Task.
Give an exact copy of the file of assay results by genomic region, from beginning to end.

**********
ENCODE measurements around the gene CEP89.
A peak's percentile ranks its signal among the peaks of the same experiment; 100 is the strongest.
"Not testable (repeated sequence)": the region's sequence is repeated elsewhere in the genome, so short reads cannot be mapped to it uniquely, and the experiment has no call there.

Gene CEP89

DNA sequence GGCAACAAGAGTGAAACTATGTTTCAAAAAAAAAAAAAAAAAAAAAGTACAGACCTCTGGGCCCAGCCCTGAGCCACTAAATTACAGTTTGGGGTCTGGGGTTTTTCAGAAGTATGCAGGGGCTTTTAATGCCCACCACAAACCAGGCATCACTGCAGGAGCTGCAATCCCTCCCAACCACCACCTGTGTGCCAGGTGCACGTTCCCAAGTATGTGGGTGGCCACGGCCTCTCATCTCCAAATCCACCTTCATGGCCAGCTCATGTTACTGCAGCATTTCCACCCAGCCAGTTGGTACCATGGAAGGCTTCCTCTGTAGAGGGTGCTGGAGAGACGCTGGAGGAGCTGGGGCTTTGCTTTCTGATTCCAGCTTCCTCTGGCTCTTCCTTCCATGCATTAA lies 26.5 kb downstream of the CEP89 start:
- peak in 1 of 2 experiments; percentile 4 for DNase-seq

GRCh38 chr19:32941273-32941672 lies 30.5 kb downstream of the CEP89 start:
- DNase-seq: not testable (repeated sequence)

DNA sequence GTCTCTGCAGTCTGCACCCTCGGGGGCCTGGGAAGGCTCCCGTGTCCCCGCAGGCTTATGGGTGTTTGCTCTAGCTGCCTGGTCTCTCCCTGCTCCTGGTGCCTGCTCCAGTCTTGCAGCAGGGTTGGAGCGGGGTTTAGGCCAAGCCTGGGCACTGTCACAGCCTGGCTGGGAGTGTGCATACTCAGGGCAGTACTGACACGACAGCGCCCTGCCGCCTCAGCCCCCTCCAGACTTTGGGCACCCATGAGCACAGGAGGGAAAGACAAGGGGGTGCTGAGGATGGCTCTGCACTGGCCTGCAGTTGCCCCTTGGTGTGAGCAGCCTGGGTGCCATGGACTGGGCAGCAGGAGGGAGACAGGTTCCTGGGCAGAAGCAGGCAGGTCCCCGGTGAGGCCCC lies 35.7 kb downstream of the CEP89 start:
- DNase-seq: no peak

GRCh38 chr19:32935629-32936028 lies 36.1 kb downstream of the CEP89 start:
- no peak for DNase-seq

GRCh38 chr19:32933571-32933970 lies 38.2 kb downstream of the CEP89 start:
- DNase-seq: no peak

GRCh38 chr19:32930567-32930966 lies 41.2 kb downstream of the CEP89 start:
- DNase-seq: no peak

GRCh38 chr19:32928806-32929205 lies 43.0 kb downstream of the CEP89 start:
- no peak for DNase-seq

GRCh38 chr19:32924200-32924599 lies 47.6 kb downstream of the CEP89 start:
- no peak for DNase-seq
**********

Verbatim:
ENCODE measurements around the gene CEP89.
A peak's percentile ranks its signal among the peaks of the same experiment; 100 is the strongest.
"Not testable (repeated sequence)": the region's sequence is repeated elsewhere in the genome, so short reads cannot be mapped to it uniquely, and the experiment has no call there.

Gene CEP89

DNA sequence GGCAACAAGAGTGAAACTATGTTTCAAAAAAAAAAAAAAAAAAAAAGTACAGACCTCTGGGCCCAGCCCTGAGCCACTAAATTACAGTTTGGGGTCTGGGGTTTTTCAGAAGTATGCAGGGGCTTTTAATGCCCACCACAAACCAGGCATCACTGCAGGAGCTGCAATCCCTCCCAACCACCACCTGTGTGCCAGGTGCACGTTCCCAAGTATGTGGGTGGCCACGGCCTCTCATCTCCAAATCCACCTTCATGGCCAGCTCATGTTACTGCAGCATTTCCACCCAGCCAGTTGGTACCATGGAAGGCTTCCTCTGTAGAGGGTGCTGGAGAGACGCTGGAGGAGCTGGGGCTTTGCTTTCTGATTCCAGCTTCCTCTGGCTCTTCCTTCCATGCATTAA lies 26.5 kb downstream of the CEP89 start:
- peak in 1 of 2 experiments; percentile 4 for DNase-seq

GRCh38 chr19:32941273-32941672 lies 30.5 kb downstream of the CEP89 start:
- DNase-seq: not testable (repeated sequence)

DNA sequence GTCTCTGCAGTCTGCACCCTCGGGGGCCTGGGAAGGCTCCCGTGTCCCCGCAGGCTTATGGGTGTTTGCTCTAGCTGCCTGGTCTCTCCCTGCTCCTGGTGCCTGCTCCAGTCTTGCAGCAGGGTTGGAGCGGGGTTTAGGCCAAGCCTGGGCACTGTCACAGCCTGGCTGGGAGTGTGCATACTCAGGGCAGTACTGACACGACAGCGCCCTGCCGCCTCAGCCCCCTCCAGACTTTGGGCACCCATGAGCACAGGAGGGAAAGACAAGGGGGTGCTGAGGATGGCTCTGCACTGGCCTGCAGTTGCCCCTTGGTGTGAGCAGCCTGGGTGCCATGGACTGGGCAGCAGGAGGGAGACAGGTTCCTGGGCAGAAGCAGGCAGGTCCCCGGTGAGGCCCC lies 35.7 kb downstream of the CEP89 start:
- DNase-seq: no peak

GRCh38 chr19:32935629-32936028 lies 36.1 kb downstream of the CEP89 start:
- no peak for DNase-seq

GRCh38 chr19:32933571-32933970 lies 38.2 kb downstream of the CEP89 start:
- DNase-seq: no peak

GRCh38 chr19:32930567-32930966 lies 41.2 kb downstream of the CEP89 start:
- DNase-seq: no peak

GRCh38 chr19:32928806-32929205 lies 43.0 kb downstream of the CEP89 start:
- no peak for DNase-seq

GRCh38 chr19:32924200-32924599 lies 47.6 kb downstream of the CEP89 start:
- no peak for DNase-seq